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Orders Jump For Key Long-Lasting Factory Goods

Wed, 02/27/2013 - 10:37am
Christopher S. Rugaber, AP Economics Writer

WASHINGTON (AP) -- Orders for U.S. factory goods that signal business investment plans jumped last month by the most in more than a year, suggesting companies are confident about their business prospects.

The Commerce Department said Wednesday that orders for so-called core capital goods, which include industrial machinery, construction equipment and computers, rose 6.3 percent in January from December. A sharp fall in demand for commercial aircraft caused overall durable goods orders to drop 5.2 percent, the first decline since August.

Orders for commercial aircraft are volatile from month to month and can cause large swings in the overall figure. Boeing reported orders for only two planes in January, down from 183 in December. Orders for defense equipment also plummeted by the most in more than 12 years.

Durable goods are items expected to last at least three years.

The increase in core capital goods suggests companies are willing to expand their production capacities despite worries that automatic government spending cuts will slow the economy in the coming months.

"The fact remains that capital spending appears to be holding up very well," Dan Greenhaus, chief global strategist at BTIG, a brokerage firm. "In fact, it appears to be accelerating."

Still, the jump in orders wasn't broad-based and occurred mostly in machinery and manufactured metal products. Orders for computers and communications equipment both fell and orders for autos and auto parts were unchanged.

About $85 billion in spending cuts are scheduled to kick in Friday and there is little sign that the White House and Congress will reach a deal to avoid them. Defense Department officials may have slowed purchases in January in anticipation of the cutbacks.

Business investment plans have held up in recent months despite the uncertainty surrounding tax and spending policies. Core capital goods orders dipped 0.3 percent in December but posted strong gains of 3.3 percent in November and 3 percent in October.

The report suggests U.S. manufacturing is strengthening. The Institute for Supply Management said earlier this month that factory activity grew in January at the fastest pace in nine months. Measures of new orders and hiring both rose.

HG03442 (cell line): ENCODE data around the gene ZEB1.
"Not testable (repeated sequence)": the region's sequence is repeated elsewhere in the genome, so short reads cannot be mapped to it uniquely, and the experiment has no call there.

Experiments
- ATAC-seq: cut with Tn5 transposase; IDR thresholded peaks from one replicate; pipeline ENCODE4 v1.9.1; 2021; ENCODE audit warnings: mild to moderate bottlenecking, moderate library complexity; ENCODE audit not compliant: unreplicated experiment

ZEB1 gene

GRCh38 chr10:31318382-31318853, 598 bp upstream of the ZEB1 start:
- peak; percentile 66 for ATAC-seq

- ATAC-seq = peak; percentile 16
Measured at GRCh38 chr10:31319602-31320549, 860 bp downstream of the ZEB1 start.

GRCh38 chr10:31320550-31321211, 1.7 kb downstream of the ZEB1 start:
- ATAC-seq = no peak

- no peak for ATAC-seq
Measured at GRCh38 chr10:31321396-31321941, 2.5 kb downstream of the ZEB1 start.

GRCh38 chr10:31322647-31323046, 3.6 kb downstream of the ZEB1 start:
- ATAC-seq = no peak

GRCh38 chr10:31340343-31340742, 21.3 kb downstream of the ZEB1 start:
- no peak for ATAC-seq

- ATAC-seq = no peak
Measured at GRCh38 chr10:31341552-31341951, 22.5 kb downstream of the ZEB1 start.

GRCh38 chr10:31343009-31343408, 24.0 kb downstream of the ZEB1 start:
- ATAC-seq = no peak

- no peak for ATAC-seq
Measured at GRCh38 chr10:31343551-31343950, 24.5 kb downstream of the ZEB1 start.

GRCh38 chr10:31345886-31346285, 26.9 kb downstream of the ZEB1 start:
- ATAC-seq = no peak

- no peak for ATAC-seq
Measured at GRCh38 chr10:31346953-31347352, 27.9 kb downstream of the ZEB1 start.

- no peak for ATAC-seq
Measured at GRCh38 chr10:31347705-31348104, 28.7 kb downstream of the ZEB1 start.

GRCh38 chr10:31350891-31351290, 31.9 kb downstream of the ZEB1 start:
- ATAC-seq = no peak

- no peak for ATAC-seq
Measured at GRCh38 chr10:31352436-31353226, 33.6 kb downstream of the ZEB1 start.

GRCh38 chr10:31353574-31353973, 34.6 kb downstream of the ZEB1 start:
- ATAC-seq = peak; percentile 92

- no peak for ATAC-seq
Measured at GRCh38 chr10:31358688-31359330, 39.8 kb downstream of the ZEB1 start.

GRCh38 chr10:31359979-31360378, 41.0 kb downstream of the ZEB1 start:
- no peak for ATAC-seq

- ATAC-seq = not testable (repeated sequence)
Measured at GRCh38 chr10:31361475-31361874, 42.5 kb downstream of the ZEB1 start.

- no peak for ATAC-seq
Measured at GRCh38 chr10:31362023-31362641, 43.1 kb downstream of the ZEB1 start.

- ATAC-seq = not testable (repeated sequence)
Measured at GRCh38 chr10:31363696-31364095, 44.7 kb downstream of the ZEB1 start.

But industrial production fell in January after two months of increases, the Federal Reserve said. Much of the decline reflected a big drop in auto production that was likely temporary. The auto industry is coming off its best year for sales in five years. Sales continue to rise, so production will likely rebound in February.


Daniel Meckstroth, Chief Economist for the Manufacturers Alliance for Productivity and Innovation (MAPI), has weighed in with his opinion on the latest numbers: “The U.S. Census Bureau report on durable goods shows that new orders for durable goods fell 5.2 percent in January 2013 after posting a 3.7 percent gain in December 2012. Durable goods orders are erratic and volatile; they are a mixture of very expensive, long lead-time products and categories that are short order, so order growth by industry is important. The January report is a good example of the negative top line failing to reflect the positive impact of order activity on near-term production.

“The primary reason for the decline in durable goods orders is the severe decline in both civilian and military aircraft orders. Defense aircraft orders fell 63.8 percent and civilian aircraft orders dropped 34 percent in January 2013 from December 2012,” Meckstroth added. “The federal budget sequester undoubtedly played a part in lower military aircraft orders and the battery problem with the Boeing 787 aircraft likely had some role fewer civilian aircraft orders. In both cases, the several-year lead time for aircraft will not affect current activity. Primary metals and computer and electronic products industry orders also fell in January. Importantly, however, orders for business machinery increased a large 13.5 percent.

“A key indicator for business equipment spending is orders for nondefense capital goods excluding aircraft,” Meckstroth concluded. “The indicator increased 6.3 percent in January and is a welcome sign that businesses are not completely put off by the political budget deadline gamesmanship in Washington. Business equipment spending growth is an important element in sustaining the economic expansion.”

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